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    Monday, December 18, 2017-6:31:28P.M.

     

     

     

     

     

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Young & Informed: Know history, build a brighter future

CNMI historian and author Don Farrell spoke to the students of the Current Issues classes at the Northern Marianas College earlier this month.

Farrell wrote The History of the Northern Mariana Islands in 1991, which is part of the curriculum of the Public School System. He also wrote History of the Mariana Islands to Partition in 2011.

Farrell’s presentation at NMC focused on Federal-Territorial relations, commonwealth status, military development, CJMT (Commonwealth Joint Military Training) and divert airfield for KC 135on Tinian. 

He started off with the definition of Federal-Territorial relations, which govern everything between Washington D.C. and the U.S. territories.

He engaged the students by asking them what the five U. S. flagged territories are: the CNMI, American Samoa, U.S. Virgin Islands, Guam, and Puerto Rico.Farrell emphasized that the main driver of everything that has happened regarding the U. S. territories was capitalism, which is the process of creating wealth or making money.

Farrell then gave a brief history of Mariana Islands. He noted that the Mariana Islands were a Spanish colony until the Spanish-American War in 1898. Spain lost the war and ceded Guam to the United States.

The U.S. government wanted Guam as a harbor and a military base, but not the Northern Mariana Islands. So Spain later sold the Northern Marianas to Germany. It was at this time that Guam and the Northern Mariana Islands each started a different political status.

During World War I, Japan controlled the Pacific and seized Germany’s colonies, including the Northern Marianas. During the Japanese administration, sugar cane prospered and Saipan and Tinian’s population reached 50,000 with the local population only 3,000. The rest of the population comprised the agricultural workers from Japan, Okinawa, and Korea.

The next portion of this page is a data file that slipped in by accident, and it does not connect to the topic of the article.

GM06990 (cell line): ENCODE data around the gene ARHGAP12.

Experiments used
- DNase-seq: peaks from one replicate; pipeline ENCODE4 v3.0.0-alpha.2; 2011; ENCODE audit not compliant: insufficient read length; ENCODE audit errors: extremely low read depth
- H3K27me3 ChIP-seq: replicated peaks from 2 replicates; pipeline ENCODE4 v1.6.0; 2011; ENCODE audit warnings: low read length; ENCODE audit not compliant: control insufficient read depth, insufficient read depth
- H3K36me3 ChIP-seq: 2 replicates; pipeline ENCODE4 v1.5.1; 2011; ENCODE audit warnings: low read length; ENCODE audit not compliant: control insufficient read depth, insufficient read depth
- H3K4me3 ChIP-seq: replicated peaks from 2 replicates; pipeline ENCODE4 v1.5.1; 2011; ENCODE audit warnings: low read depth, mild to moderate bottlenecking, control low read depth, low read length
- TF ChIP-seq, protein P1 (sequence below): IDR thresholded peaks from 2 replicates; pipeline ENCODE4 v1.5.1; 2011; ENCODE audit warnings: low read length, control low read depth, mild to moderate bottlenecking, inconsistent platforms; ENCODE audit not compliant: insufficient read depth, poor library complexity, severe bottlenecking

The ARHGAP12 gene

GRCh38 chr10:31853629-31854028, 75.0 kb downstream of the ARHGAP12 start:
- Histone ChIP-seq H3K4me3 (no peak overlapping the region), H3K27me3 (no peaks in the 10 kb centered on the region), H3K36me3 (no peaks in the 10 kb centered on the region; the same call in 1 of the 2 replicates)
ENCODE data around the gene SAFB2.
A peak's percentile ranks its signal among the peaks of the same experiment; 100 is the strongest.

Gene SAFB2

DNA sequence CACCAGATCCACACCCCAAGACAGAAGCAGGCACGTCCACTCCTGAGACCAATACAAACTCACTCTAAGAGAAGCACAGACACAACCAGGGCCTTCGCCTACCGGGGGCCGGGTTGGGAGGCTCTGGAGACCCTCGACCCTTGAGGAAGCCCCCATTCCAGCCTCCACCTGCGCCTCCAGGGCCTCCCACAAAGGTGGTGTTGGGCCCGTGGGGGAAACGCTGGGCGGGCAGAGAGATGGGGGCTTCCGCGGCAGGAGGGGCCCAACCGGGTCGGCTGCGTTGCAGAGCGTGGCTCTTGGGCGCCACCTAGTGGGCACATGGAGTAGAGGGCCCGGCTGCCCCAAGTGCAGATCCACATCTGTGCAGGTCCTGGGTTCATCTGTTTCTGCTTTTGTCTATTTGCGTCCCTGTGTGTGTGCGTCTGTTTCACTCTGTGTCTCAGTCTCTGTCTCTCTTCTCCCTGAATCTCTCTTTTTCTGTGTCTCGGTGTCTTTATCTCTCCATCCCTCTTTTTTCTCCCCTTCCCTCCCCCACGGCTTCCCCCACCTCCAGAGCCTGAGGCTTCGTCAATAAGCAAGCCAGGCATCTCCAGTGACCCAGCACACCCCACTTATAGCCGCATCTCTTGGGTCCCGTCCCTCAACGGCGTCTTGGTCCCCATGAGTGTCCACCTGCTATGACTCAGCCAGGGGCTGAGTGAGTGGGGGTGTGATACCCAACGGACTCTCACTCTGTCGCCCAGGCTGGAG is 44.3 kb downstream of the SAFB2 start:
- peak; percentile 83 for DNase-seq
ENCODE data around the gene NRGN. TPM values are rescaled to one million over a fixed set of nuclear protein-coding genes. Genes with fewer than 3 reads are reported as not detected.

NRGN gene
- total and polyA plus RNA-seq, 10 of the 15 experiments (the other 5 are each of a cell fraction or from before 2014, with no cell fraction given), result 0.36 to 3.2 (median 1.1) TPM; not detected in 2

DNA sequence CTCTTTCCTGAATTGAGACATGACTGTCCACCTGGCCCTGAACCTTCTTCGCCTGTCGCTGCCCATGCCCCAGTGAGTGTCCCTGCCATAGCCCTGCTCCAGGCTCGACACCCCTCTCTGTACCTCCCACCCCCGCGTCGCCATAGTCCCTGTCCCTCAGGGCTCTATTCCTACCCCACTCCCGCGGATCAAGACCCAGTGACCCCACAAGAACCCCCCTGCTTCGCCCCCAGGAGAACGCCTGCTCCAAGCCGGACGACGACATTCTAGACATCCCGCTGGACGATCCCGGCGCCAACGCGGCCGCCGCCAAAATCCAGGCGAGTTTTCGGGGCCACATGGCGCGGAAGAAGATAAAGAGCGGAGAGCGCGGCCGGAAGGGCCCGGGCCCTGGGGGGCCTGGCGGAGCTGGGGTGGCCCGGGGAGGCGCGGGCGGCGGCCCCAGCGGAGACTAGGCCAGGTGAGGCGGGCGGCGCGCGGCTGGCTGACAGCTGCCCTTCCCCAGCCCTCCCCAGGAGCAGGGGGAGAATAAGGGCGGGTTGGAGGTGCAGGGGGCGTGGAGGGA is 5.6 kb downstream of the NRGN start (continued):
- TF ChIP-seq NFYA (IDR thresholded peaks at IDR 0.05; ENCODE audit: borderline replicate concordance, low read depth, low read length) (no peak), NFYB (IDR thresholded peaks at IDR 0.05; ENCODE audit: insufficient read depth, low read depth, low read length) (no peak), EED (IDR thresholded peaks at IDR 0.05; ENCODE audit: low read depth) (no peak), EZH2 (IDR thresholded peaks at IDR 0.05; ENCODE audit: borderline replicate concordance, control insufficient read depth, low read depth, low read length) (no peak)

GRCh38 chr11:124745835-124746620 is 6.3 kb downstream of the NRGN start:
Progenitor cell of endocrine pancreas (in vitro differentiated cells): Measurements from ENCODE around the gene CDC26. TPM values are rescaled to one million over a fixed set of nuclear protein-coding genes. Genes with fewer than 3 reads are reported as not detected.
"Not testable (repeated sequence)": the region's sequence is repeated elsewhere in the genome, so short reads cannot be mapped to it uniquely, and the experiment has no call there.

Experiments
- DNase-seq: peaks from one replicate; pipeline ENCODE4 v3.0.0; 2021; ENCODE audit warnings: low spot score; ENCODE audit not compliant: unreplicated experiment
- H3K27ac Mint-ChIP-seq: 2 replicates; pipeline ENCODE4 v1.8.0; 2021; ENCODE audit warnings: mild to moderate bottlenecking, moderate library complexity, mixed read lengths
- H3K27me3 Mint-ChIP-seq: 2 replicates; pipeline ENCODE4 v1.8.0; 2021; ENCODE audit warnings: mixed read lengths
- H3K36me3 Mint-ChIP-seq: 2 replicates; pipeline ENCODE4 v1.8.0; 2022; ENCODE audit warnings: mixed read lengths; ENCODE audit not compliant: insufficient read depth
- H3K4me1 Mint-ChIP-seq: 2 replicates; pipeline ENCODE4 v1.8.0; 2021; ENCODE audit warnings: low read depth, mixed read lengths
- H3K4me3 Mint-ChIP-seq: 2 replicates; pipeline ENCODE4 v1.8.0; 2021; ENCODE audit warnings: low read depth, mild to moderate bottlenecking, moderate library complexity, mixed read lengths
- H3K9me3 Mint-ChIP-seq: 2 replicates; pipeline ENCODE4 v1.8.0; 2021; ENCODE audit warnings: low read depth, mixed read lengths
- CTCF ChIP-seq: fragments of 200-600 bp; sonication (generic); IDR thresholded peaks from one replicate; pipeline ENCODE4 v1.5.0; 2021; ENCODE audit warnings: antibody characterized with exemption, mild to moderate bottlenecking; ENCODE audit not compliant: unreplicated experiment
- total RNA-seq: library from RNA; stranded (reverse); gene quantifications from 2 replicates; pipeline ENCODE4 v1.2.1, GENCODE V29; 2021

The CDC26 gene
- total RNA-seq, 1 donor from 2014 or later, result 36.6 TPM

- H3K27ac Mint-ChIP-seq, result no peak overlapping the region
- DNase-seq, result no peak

The Northern Mariana Islands prospered with agriculture products mainly for Japan until Japanese’s attack on Pearl Harbor on December 8, 1941. After the horrific Battle of Saipan in 1944, the U.S. took the Northern Marianas from Japan.

The islands were used as a bombing base to attack mainland Japan. The two atomic bombs that were dropped on Hiroshima and Nagasaki were assembled on and launched from Tinian’s North Field.

After World War II, the NMI came under U.S. control as a strategic trust called the U.S. Trust Territory of the Pacific Islands. Japan became American’s closest ally, and wanted Iwo Jima and Okinawa back.

Thus, the U.S. faced a problem of where to put their military base. With status negotiations that began in the early 1970’s, the Northern Mariana Islands and the U.S. came to an agreement: the people of the Northern Marianas would get U.S. citizenship; all lands would go back to the NMI. In return, America could have Tinian as a military base. In addition, the NMI would get Federal funds for public education, public health, and public welfare.

With the Covenant approved in 1976, the NMI officially became a commonwealth in political union with the United States in 1978.

Asia has been America’s major market since the early 1900’s. When political status talks began between the U. S. and the Northern Marianas in the early 1970’s, then U. S. President Richard Nixon, a Republican, emphasized business.

Nixon wanted to open relations with China; he hand-picked Henry Kissinger as his National Security Advisor. Born in Germany, Kissingerwas a master of geopolitics.

Farrell also talked about the Air Force Divert Airfield on Tinian. The U.S. Air Force selected Tinian as the divert airfield for emergency purposes. Both Governor Ralph Torres and Tinian officials have approved the military plans for the divert airfield. Farrell noted that it will certainly bring economic development to the island.

Being aware of current issues is equally important as knowing the history. Students who are aware of things that are happening in the community and society are better able to connect to the real world.

Farrell’s presentation gave us a better understanding of the history of the Marianas. Why is knowing CNMI history important? Just as what former U.S. President Theodore Roosevelt said, “The more you know about the past, the better prepared you are for the future.”

History helps us to build a bright future. Knowing CNMI history can help prevent us from making the same mistakes; it will also help us make better decisions. By understanding our past, we can be more thankful and proud of who we are today.

Farrell first came to Guam from California in 1977. He taught at a junior high school then at a high school on Guam. Later in the 1980s, he worked for the Guam Legislature as a public relations officer and chief of staff. Farrell also wrote The Americanization of Guam: 1898-1919 and 1986; also Tinian: A Brief History in 1988. Farrell has been residing on Tinian since 1987, where he continues to do research, write, and teach.

(Any views expressed on this forum belong only to the student writers and the interviewees and do not represent Northern Marianas College or Marianas Variety News & Views.)